Does Detroit hate Nickelback? Is expensive wine really better and how much does waiting for the cable guy really cost you? 

The Thanksgiving tradition around my house goes like this: Watch the Macy's Thanksgiving Day Parade, eat until my eyes bleed and then lay around and watch football. Well, this year, the Thanksgiving Day football game between the Detroit Lions and Green Bay Packers has a big halftime show starring Nickelback and Lion fans are none too pleased about it and are asking the band to be replaced. The fans who spearheaded the Anti-Nickelback Movement say they don't want Nickelback associated with Detroit because Nickelback is Canadian and they say that there are so many other great artists from the Detroit area that officials should have chosen someone like Kid Rock, Bob Seger, Aretha Franklin, Alice Cooper, Iggy Pop or Eminem to play halftime. To view the petition, click HERE. Who would you have play your halftime show?

Next time you're buying wine to bring as a host/hostess gift for a party, you don't have to spend a fortune. In 1995, over half the wine we purchased was sold for under $3 a bottle and it's even lower now, but the sales of wines that cost over $14 is up 400% and there's really no reason. At that level, wine experts say that there's barely any difference between the cheap wine and the expensive stuff. Brand stores are actually making up their own wine and they do it because we let them. Studies have shown that in a blind taste test, most people (unless you're a wine snob) can't tell the difference between the two anyway and most people preferred the taste of the cheaper wines. The reason why we praise more expensive wines is because our brains trick us into it. Ernest Gallo with Gallo Wineries did a taste test and told people one wine cost five cents and one cost ten cents. Everyone picked the wine that cost ten cents even though it was the same wine. Next time you go to a party, go to Trader Joe's and pick up a bottle or two of Charles Shaw wine. It's $2 to $3 a bottle and it's REALLY REALLY good.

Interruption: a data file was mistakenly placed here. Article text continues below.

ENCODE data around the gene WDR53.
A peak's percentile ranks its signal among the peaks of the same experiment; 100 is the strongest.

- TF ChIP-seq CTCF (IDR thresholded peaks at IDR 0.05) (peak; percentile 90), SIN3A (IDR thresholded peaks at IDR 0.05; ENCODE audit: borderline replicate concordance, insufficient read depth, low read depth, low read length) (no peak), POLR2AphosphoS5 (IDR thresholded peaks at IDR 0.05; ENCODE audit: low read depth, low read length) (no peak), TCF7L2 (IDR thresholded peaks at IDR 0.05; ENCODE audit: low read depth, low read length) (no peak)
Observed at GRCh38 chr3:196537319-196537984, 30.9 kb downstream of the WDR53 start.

Your cable goes out. You call the cable company. They can't come out until sometime between 11am and 2pm tomorrow, so you go to work in the morning and get as much done as you can. You take an early lunch to go home to wait hoping that they'll show up right away at 11 so you can get back to the 24 file folders on your desk. The cable guy doesn't come until 1:47 and the appointment takes a half an hour. You pay him and get back to work at 25 minutes to three and you have just enough time to do NOTHING. So, how much did that cost you? $243 dollars not including what you paid the cable guy to fix your broken cable box. Overall, that's $37.7 billion in lost productivity. What's the longest you've ever waited?